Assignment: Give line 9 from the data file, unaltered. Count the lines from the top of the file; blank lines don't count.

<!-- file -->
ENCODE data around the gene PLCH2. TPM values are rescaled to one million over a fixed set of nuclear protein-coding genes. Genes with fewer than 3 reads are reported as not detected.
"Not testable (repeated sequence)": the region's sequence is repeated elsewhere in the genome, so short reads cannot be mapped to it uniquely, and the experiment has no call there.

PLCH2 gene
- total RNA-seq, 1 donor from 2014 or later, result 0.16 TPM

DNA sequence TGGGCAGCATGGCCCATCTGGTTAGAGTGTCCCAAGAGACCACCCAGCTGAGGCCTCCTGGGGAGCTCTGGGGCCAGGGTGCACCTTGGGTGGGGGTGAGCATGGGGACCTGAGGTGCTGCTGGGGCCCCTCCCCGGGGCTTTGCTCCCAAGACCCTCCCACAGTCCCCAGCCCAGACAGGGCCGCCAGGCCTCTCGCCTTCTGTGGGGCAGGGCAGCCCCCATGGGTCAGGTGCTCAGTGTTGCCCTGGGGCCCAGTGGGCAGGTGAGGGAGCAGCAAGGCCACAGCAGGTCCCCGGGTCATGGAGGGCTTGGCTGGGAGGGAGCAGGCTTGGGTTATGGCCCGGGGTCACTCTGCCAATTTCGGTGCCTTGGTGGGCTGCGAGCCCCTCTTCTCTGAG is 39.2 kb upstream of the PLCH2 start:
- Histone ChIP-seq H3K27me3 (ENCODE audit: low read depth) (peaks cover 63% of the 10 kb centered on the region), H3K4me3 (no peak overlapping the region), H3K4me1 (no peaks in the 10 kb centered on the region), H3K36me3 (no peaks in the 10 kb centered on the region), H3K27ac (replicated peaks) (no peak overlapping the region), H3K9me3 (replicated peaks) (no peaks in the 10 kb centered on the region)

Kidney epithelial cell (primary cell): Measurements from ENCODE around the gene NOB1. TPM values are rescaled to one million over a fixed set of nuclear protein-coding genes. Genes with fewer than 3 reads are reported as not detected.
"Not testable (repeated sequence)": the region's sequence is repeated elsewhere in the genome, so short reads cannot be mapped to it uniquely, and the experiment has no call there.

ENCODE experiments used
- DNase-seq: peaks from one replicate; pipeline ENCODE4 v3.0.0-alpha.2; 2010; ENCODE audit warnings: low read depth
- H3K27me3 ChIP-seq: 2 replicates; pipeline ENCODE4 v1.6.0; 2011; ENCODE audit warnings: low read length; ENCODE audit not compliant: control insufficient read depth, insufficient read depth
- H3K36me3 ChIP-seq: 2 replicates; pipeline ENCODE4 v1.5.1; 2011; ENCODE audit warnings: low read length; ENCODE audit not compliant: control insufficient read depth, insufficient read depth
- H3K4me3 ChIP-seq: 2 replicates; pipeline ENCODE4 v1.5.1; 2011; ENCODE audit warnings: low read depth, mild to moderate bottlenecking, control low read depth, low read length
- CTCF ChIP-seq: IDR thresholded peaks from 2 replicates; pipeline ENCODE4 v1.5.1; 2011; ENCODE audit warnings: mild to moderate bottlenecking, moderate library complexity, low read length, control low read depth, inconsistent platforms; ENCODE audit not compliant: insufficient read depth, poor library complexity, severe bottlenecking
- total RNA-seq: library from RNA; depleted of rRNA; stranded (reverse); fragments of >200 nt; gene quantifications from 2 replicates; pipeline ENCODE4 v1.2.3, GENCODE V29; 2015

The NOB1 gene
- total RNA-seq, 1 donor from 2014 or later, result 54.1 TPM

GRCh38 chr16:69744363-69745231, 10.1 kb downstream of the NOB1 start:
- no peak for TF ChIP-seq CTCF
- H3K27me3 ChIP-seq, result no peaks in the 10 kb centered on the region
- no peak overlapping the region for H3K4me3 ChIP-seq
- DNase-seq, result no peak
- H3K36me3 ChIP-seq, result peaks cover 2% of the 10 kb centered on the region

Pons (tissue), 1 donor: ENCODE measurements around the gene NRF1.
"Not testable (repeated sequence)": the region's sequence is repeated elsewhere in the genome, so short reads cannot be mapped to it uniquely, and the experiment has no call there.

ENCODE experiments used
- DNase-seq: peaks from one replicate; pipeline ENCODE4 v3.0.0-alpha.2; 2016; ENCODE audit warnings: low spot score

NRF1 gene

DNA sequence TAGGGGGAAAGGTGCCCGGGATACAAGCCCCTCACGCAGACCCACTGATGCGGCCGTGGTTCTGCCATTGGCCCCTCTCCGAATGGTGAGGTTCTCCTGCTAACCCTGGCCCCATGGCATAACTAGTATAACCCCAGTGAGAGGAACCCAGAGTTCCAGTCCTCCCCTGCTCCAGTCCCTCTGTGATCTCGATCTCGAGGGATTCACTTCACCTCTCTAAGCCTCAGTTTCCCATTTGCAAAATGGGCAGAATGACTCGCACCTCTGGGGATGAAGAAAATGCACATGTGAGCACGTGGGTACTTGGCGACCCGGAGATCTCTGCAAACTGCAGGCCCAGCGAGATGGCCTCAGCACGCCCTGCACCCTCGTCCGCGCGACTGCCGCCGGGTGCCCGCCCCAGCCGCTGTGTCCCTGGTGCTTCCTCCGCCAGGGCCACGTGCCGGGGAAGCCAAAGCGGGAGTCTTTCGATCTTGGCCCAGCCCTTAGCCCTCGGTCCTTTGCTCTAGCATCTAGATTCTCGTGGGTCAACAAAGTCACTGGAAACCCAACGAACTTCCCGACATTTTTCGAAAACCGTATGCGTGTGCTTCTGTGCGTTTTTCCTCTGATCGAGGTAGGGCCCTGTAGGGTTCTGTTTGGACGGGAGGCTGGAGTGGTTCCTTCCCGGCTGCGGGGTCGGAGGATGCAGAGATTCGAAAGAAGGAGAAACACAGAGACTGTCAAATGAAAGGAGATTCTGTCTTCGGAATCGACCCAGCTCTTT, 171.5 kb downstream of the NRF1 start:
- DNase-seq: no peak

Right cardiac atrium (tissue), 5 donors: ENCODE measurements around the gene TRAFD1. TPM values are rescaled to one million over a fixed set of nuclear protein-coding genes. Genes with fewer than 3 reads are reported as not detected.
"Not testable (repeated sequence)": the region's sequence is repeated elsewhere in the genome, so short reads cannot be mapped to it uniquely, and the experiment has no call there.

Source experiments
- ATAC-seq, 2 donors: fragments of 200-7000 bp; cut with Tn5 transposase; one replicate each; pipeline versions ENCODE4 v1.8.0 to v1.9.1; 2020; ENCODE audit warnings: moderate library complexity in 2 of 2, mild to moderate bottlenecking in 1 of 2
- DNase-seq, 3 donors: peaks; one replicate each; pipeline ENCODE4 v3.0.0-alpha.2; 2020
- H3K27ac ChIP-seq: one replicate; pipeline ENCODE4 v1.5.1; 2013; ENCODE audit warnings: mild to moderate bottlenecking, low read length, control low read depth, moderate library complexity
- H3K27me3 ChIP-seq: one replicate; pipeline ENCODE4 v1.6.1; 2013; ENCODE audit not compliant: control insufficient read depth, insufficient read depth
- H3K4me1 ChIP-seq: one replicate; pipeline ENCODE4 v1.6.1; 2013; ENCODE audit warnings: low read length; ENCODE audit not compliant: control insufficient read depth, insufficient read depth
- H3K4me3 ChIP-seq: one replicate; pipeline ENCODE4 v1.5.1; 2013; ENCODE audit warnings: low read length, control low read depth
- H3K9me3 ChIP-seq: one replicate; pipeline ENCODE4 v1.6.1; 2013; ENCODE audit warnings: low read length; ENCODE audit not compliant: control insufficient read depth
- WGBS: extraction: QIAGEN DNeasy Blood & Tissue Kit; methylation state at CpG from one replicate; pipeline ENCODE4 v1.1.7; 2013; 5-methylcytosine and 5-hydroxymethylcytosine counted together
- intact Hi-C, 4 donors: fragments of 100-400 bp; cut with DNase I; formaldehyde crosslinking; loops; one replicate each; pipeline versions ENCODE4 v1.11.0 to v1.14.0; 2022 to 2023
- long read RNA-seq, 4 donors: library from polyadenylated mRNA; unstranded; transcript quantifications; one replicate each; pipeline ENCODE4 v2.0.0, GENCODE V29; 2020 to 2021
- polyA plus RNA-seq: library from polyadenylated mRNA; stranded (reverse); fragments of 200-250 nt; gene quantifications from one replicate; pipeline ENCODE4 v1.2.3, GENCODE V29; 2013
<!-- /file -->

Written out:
ENCODE experiments used